I’m well aware, of course, that every country on earth has its own collection of beautiful place names – here in Wales we have our fair share; Ynysddu and Pontllanfraith, Ynysybwl and Merthyr Tydfil. Wonderful sounds to all Welsh people who hail from the Valleys, of course, but it’s the names that linger in my own memory that taste the sweetest and invoke cherished moments of my childhood adventures during trips to the country.

My mother’s family lived on a farm called Patch, near the village of Duagh. You had to put Listowel in the address or nobody would find it.  So there’s a whole string of places all around there that often pepper her conversation when she’s reminiscing about the good old days.

Rightly or wrongly, the English get the blame for the corruption of a lot of names in rural Ireland. The names as they’re pronounced now bear no resemblance to the original Gaelic version. For instance Tralee is a corruption of Tra Lee. The direct translation should be Lee Strand, Lee being the river on which the town was originally built, and Strand being the stretch of coast where it entered the sea.

No one is sure if it was because the English were just lazy and couldn’t be bothered to learn the proper pronunciation, or if it was simply an administration decision to phonetically transfer the names onto the English version of their maps.

Historian will insist, however, that it was actually a weapon of suppression, deliberately instigated to antagonise and subdue the population by stripping them of their identity, but that’s material for another debate another time – and with people a lot more knowledgeable on the subject than me, I might add.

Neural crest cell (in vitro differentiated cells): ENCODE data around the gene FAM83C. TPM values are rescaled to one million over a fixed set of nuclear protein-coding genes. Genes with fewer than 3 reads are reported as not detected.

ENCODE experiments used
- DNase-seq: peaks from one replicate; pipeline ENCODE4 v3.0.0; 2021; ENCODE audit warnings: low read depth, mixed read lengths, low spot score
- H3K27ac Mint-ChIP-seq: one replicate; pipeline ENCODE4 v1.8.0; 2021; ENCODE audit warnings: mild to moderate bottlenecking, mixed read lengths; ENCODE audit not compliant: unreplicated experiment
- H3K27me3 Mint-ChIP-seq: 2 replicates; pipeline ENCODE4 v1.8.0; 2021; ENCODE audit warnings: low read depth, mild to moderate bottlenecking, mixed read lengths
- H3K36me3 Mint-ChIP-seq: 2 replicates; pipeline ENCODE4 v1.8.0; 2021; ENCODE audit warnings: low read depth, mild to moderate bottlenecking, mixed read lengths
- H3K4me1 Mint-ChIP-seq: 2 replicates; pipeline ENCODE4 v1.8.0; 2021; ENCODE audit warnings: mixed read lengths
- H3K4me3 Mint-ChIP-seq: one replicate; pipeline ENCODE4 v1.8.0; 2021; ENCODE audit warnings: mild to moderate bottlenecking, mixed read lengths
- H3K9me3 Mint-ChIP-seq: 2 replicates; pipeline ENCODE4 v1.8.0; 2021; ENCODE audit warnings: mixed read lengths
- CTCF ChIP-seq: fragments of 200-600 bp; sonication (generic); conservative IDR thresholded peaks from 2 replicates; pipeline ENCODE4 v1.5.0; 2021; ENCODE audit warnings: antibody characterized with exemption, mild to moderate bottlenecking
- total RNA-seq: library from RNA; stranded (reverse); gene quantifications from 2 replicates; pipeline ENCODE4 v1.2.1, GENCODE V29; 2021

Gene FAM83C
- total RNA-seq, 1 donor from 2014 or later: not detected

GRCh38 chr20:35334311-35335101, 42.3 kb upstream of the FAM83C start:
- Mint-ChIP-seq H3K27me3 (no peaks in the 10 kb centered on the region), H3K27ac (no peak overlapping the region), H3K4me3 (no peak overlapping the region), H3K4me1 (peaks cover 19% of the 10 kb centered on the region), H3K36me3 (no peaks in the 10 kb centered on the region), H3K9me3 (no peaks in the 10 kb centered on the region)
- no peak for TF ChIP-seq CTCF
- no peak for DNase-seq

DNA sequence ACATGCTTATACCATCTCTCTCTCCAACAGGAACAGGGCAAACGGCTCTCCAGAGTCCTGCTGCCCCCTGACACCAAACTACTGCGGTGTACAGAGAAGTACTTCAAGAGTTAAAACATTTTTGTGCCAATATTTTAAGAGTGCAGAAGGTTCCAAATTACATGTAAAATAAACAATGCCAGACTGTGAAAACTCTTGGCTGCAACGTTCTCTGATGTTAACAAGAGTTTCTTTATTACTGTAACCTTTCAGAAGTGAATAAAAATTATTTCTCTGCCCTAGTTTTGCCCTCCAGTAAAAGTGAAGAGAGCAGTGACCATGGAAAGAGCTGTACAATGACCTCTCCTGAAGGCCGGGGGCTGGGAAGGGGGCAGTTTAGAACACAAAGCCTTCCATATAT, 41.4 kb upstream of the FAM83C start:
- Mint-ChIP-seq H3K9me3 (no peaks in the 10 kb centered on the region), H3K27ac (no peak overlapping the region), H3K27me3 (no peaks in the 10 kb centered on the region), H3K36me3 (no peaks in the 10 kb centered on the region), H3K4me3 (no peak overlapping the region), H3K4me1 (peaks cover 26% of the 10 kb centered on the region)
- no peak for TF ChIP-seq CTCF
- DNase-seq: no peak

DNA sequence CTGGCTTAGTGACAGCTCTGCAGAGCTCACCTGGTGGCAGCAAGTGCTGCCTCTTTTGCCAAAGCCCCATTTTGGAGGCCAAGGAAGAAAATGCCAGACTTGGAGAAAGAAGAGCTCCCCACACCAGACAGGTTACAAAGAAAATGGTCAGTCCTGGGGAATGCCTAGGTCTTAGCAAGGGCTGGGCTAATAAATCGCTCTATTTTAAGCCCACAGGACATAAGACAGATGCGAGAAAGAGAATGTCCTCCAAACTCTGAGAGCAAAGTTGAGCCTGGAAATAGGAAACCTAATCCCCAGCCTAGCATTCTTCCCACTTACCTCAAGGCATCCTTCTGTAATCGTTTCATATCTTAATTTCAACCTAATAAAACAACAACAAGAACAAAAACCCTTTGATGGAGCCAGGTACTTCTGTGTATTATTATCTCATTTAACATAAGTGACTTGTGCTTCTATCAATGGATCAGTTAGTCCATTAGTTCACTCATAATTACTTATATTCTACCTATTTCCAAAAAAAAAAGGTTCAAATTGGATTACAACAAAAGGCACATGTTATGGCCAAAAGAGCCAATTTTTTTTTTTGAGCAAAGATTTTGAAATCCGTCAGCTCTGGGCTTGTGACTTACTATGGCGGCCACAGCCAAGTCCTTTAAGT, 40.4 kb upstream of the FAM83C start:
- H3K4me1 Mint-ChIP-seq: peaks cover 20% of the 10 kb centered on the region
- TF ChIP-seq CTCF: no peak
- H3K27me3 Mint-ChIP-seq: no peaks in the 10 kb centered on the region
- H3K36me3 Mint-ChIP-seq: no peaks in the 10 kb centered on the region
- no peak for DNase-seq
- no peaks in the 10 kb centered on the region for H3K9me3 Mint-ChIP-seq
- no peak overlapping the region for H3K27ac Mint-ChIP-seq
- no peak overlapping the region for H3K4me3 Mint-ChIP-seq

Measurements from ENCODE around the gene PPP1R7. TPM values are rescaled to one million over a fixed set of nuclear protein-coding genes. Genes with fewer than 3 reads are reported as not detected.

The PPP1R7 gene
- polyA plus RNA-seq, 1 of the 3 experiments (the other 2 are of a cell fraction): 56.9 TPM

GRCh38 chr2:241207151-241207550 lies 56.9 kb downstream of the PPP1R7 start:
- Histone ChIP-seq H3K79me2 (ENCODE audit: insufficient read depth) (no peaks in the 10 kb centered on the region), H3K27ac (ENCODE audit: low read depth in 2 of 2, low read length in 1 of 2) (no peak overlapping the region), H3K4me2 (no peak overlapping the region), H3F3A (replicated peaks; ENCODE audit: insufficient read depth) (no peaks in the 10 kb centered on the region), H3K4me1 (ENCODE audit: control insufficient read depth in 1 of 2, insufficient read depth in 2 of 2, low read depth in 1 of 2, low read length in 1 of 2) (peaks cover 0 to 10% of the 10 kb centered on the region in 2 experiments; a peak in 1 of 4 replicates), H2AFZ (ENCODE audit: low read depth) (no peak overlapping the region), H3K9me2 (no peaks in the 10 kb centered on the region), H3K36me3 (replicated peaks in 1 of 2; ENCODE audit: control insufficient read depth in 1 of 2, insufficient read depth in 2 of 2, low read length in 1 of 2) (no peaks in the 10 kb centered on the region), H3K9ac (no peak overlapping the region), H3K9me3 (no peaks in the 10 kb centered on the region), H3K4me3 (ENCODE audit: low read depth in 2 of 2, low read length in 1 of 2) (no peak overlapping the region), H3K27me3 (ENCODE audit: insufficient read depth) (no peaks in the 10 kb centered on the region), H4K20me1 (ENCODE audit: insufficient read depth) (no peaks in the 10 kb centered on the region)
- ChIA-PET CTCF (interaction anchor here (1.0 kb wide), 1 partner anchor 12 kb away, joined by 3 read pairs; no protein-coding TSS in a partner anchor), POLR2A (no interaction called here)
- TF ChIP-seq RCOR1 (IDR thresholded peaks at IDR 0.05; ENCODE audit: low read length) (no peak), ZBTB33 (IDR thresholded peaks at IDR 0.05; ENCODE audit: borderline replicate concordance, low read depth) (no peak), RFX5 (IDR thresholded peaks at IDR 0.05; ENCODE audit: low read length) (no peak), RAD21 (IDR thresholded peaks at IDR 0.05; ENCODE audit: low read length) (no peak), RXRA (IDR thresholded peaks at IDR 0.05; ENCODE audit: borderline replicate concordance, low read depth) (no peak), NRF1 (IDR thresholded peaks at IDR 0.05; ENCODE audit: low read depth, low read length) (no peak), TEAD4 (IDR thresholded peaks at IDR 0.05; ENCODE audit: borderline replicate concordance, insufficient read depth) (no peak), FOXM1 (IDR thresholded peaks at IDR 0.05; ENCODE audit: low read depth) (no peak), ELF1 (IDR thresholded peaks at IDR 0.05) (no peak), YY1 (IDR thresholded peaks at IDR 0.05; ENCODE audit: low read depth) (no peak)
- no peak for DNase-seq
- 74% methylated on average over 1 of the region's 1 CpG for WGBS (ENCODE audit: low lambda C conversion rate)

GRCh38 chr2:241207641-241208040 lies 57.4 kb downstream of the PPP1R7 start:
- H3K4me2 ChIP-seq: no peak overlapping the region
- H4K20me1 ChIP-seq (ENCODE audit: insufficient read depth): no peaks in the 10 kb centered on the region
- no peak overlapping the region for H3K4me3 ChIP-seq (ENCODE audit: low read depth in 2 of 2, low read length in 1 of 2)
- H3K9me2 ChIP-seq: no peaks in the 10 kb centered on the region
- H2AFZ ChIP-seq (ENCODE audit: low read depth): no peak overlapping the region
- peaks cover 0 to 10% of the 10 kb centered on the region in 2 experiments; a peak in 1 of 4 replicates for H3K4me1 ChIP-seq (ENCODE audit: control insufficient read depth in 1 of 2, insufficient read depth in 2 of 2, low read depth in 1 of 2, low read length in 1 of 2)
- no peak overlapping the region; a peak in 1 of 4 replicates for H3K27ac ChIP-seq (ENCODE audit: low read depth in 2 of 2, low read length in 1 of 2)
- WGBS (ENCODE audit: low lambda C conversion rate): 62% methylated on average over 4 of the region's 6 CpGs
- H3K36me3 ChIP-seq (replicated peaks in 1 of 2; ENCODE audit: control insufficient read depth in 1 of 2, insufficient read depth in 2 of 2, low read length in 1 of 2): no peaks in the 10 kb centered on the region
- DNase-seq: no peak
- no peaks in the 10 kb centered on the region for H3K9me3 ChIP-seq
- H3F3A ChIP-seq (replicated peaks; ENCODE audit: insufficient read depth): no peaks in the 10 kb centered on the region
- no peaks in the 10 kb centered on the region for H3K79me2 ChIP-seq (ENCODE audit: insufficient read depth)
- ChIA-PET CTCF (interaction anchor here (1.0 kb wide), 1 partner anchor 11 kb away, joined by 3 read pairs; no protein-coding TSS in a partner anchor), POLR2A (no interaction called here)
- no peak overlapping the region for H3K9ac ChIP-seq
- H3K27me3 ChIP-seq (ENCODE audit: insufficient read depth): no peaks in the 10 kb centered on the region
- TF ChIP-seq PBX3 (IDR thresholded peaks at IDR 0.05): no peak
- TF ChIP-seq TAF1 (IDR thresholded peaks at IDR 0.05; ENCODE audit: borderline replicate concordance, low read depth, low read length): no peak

Anyway, getting back to names, how beautiful is the name Anascaul? Don’t ask me what it means; I just love the sound of it. We were out there a few weeks ago visiting my nephew in his most amazing house perched halfway up a mountain just outside the town of Anascaul.

Breathtaking is too simple a word for the scene you look down on. Or up, even, when you look out of the back window. The Dingle Peninsula sweeps away from you in a colourful concoction of mountains and troughs, pointing sedately towards America somewhere out there across the ocean.

And Ballybunion! Everyone has heard of Ballybunion and its famous golf course, where ex-president Bill Clinton is reputed to have lost his ball. Well, actually, it was the one that was used to adorn his statue, which stands outside the Garda station in the middle of town, erected to celebrate his visit some years ago.

A big bronze statue showing Bill about to take a putt at a … well, there’s no ball there now. Someone probably decided it looked better in an ornamental case in their front room, to be used as a conversation opener with the line; ‘Did you know I’ve got Bill Clinton’s ball …’

And the original sign over the hairdressers across the road has been restored, too. I mean, why would anyone think the name Monica’s was going to cause offence to a visiting American President? But still the sensitive town officials had it painted over anyway, just in case.

Now it’s famous in its own right …